By Rob van Alstyne
By Zach McCormick
By Emily Eveland
By Jack Spencer
By Michael Madden
By Reed Fischer
By Emily Weiss
By Emily Weiss
Strange, the ways that personal and musical history can become so completely intertwined, the way that certain sounds surge forth at the right moments, unerringly and eerily appropriate. It has something to do with cosmic coincidences, perhaps, or the simple, dumb unfolding of events. Sometimes music is just what it should be: reassuring, inexplicably familiar, and just about perfect.
About a year ago, I left friends and family behind and moved to a nondescript commuter town outside Atlanta, Georgia. I immediately detested my surroundings: all soulless cinderblock flanking great swaths of highways and interstate. Worse, the job I'd moved for quickly evaporated in a "corporate restructuring." All of a sudden, I found myself drifting in a suburban interzone, cornered by rectangular office buildings and sun-bleached strip malls, stumbling through semiconscious days of little punctuation and even less purpose. Until, one day, I stumbled across a dusty Jandek record stashed in the bargain section of the local record store.
With no information to guide me except the title, Twelfth Apostle, strange song names like "You're Not Even Alive," and a Houston P.O. box number on the cover, I was left with only the intriguing album art--a grainy, overenlarged photograph of the kind of faceless suburban topography that sprawled around me. Enthralled, I paid the clerk and headed homeward, imagining something appealingly outlandish, whether basement psychedelia or industrial soundscapes.
What I got, however, was something much, much darker. Jandek's music was like the sound of my life: absolute nothingness, a core numbness, entropy carved out by apathy. Put simply, the record was the most terrifying thing I had ever heard. From the scratchy vinyl issued forth an out-of-tune acoustic guitar meandering under an awful, tuneless moan of a voice--all seemingly devised from the most primitive Radio Shack recording equipment. "They say you died before," Jandek sings on one particularly unlovely verse, "And you're smiling now." This wasn't the usual cultivated eccentricity of Half Japanese or their ilk. No, something about it was organic and genuine. My uneasiness told me Jandek was for real.
Even though Jandek has been steadily releasing albums, about one each year, since 1978's debut Ready for the House, no one really knows who he is. Each of his records is apparently financed by the mysterious "Corwood Industries" label. Each is adorned with a grainy photograph and no extraneous explanatory information. And each is roughly organized around the same detuned acoustic sound with intermittent detours into more electric terrain. Even more mystifyingly, Jandek refuses press and publicity. Write to the P.O. box and you'll receive only a photocopy of the Jandek catalog: his older records, all out of print, alongside newer CDs.
Perhaps inevitably, the enigma has attracted a cadre of devotees who eagerly swap rumors and half-hints, all combing for an explanation of what it is they're hearing. Is Jandek really the retarded spawn of a wealthy businessman who bankrolls his son's musical mumblings? Were all his records really recorded in one deranged, weeklong session, then released over the course of two-and-a-half decades? Is Jandek really the man whose spooky, blurred likeness sometimes graces the covers of his records, whether shirtless (Modern Dances) or gardening (Telegraph Melts)?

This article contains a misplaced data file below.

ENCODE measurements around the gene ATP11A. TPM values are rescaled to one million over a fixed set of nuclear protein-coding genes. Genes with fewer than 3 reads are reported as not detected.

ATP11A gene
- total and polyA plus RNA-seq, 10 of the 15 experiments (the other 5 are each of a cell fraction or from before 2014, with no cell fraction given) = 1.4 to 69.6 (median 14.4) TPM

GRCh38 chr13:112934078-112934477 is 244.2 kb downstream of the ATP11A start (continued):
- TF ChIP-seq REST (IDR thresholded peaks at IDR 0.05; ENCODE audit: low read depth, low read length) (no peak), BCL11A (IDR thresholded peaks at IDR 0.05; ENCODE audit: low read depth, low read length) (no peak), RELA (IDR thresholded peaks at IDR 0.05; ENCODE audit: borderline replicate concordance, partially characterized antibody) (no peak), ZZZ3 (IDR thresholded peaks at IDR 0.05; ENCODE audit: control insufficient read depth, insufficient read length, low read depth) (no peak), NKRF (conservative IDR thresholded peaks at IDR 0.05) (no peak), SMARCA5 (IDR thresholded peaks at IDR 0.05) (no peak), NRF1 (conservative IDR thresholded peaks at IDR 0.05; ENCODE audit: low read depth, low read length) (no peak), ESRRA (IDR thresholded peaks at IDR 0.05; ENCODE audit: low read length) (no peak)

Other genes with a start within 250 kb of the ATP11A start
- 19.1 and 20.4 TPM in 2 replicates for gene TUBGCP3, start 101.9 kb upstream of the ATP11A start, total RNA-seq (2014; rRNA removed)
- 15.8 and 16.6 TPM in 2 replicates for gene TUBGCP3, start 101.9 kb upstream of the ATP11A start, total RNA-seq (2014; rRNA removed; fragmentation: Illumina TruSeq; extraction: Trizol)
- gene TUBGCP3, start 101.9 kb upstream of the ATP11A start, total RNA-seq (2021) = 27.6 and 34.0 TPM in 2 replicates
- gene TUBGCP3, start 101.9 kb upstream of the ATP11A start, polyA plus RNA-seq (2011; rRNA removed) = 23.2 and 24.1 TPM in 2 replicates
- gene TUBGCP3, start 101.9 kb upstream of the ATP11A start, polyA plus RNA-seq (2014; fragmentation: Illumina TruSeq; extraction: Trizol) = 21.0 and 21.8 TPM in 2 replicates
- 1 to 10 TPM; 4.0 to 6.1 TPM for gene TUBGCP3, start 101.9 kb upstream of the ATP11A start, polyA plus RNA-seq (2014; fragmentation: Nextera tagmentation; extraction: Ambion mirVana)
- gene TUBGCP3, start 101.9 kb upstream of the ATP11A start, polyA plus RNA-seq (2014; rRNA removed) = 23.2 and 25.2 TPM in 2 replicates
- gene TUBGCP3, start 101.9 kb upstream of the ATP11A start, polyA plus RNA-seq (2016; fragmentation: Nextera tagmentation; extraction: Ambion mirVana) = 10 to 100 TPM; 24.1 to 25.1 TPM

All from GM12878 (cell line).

With no definitive answers to these questions, all that remains is the music--some of which is quite spectacular. Blue Corpse is particularly riveting: a scraping, snarled husk of an album masking what must be untold emotional devastation. But there are more gems scattered throughout Jandek's career, most notably the Velvet Underground throb of "European Jewel" (from Ready for the House) and the surreal "You Painted Your Teeth" (from Telegraph Melts) with its bizarre warning, "Don't paint your teeth, mama."
When I found the Corwood world a year ago, Jandek was just entering his most creative and prolific period in...perhaps forever. Maybe he's been re-energized by the tribute album Naked in the Afternoon(Summersteps), with its hipster cast of supporters (Low, Thurston Moore), or maybe he feels flattered by his star appearance in Irwin Chusid's bible of outsider music, Songs in the Key of Z. In any case, the flurry of activity is, for Jandek, extraordinary. First, at the end of last year, Corwood issued a spate of CD rereleases of out-of-print albums and a tellingly titled new one, The Beginning. A few months later, there were more reissues. Then Corwood put out perhaps the most haunting Jandek ever: two new albums (Put My Dream on This Planet and This Narrow Road), each consisting solely of vocals. These albums debunk the one-weeklong-session myth: Jandek's voice has clearly aged, taking on a gristly affect. Yet the recording technology he uses--some kind of ultra-hissy, voice-activated cassette machine--is still so primitive as to lend the albums a time-capsule quality.
So are these new albums any good? Well, good and bad are strange terms to be using in relation to Jandek records. But listening to them, I can't help being a little disappointed. Lyrically they seem weak--sadly obsessive, with none of the traumatic imagery that made his earlier work so arresting. This Narrow Road's 29-minute opener is perhaps the nadir: a stream-of-consciousness rant that sucks all the complexity out of the Jandek myth. The song chooses instead to play the scary-weirdo card: "Let them die, they all deserve, let them die/It ain't like killing/It's annihilation, extermination, elimination/ Eliminate the bad."